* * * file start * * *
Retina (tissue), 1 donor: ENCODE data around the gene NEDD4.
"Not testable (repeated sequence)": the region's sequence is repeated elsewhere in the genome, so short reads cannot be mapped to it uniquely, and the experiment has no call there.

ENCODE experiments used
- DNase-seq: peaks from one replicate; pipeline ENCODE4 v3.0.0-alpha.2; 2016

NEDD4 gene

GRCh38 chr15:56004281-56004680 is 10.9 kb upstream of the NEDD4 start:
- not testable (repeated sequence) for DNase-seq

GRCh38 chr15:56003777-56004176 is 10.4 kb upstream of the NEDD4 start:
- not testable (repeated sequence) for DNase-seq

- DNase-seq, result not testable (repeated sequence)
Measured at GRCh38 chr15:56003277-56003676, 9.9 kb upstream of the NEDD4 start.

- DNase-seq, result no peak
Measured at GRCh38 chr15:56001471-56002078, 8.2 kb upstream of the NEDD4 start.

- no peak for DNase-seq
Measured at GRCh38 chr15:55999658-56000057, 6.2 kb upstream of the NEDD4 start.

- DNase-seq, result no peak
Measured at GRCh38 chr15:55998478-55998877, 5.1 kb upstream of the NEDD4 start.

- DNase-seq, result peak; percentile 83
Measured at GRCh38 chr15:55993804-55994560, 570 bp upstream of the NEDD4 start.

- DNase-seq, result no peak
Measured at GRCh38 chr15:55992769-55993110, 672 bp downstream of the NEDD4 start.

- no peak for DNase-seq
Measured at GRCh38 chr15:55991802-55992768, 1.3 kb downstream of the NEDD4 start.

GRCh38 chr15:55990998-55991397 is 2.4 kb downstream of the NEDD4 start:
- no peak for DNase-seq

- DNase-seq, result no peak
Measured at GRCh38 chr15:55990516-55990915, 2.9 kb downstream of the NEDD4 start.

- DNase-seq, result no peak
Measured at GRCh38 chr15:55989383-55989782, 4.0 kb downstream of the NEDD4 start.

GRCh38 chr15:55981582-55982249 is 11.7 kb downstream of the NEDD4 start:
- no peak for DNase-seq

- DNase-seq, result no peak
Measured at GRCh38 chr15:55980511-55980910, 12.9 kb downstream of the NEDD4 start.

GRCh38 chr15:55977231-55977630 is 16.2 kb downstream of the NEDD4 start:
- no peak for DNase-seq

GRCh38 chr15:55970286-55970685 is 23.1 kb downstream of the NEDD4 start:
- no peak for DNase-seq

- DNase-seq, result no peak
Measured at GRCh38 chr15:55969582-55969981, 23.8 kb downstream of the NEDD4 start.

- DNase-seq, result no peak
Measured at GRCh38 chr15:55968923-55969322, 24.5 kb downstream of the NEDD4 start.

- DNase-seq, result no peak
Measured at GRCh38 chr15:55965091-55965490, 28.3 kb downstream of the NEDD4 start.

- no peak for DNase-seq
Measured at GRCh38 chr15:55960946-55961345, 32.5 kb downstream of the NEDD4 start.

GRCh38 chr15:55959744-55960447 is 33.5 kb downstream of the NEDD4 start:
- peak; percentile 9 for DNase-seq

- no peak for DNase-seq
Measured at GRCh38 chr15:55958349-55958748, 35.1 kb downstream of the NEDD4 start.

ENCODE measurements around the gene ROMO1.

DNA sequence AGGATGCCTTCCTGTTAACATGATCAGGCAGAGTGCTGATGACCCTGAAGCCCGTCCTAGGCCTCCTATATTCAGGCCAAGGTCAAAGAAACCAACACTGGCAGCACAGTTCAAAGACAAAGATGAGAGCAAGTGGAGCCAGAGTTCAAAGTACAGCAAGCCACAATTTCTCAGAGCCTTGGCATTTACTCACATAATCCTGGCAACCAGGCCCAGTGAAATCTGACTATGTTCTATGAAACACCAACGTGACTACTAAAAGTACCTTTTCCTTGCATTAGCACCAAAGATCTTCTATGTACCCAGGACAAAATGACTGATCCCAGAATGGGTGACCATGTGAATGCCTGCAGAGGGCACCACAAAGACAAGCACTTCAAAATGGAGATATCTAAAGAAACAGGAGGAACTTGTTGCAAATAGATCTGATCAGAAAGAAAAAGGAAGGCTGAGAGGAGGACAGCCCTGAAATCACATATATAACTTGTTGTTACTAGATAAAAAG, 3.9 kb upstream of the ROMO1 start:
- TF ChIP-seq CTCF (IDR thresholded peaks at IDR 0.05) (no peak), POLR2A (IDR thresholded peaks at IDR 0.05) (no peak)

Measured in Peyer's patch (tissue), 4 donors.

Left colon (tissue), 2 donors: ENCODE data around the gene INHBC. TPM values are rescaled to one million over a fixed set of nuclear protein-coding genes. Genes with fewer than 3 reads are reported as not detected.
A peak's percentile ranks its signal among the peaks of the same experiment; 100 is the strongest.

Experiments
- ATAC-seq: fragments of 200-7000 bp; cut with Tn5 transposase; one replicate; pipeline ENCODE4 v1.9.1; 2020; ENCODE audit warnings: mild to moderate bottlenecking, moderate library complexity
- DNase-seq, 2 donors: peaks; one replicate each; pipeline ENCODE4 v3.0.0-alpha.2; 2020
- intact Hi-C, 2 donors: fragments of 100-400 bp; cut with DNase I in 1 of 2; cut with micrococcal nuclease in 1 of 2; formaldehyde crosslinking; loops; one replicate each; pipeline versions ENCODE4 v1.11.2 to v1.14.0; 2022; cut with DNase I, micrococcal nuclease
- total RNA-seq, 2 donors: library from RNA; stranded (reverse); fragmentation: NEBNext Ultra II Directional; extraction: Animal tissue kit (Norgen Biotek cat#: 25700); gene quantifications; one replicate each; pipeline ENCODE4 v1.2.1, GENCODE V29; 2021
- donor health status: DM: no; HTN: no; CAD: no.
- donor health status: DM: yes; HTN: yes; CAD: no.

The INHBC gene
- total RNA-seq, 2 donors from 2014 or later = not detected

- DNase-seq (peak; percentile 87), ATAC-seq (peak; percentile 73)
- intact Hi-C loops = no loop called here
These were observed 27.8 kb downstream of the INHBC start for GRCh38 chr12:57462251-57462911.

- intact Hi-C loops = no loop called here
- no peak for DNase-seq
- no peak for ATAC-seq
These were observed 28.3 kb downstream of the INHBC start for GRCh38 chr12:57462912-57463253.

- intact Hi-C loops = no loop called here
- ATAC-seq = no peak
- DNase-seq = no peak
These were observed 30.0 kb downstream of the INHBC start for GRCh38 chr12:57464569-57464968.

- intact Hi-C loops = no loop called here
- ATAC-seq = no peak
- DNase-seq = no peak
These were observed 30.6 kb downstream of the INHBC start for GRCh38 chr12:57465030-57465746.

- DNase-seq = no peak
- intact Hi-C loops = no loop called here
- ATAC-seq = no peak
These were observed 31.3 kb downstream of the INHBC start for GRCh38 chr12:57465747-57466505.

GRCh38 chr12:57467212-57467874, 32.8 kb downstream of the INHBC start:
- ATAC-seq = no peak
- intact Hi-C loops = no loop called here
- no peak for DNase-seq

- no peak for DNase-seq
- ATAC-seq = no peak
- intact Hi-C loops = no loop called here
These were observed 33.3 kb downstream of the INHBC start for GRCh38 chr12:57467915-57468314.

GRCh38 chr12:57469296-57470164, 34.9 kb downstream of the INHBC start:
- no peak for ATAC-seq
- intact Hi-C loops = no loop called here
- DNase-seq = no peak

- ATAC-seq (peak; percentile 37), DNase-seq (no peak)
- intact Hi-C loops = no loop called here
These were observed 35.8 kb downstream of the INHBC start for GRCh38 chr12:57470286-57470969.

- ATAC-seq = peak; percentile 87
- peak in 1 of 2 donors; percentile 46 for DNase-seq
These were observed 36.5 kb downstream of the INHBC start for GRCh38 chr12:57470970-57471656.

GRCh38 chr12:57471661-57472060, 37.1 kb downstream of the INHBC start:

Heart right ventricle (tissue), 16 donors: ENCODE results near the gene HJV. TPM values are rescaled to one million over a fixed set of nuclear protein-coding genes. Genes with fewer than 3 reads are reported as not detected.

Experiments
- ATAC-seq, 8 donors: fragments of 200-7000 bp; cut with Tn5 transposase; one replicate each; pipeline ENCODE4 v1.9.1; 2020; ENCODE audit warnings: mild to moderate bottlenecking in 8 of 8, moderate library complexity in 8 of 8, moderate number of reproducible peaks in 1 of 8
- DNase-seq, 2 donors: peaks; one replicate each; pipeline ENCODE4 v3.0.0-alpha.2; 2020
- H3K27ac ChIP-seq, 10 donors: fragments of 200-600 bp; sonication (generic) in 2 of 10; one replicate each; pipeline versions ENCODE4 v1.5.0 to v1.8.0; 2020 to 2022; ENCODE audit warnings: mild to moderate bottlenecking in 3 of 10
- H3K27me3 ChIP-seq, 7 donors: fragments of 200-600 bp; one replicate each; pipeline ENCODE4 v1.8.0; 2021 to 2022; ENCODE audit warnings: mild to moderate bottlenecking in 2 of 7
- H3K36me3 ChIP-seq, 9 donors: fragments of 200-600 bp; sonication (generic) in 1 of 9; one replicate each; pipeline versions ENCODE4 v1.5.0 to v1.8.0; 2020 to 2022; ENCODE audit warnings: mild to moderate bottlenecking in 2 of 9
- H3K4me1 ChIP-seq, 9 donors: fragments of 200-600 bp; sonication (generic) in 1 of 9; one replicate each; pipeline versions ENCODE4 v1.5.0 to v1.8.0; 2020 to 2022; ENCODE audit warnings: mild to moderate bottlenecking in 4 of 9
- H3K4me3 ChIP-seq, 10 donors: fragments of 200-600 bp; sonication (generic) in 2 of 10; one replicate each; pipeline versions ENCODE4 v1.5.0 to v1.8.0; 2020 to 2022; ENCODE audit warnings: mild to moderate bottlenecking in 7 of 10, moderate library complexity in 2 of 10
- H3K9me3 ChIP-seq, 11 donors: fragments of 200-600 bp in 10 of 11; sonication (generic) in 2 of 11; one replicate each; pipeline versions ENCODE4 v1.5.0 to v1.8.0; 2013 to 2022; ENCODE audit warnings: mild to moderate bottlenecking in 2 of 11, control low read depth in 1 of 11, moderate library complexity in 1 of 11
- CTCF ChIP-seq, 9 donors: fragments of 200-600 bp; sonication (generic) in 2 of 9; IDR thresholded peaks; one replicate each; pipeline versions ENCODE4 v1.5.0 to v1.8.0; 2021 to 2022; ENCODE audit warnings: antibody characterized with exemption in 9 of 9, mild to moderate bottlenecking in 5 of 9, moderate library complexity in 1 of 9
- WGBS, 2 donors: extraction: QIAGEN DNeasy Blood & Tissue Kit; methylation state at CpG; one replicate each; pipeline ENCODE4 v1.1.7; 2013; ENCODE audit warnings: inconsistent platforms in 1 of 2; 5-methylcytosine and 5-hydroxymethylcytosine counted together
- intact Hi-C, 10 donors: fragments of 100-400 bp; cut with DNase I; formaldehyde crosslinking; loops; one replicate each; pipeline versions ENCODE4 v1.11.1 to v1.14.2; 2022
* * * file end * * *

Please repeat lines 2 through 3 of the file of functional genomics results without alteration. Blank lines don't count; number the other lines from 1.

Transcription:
"Not testable (repeated sequence)": the region's sequence is repeated elsewhere in the genome, so short reads cannot be mapped to it uniquely, and the experiment has no call there.

ENCODE experiments used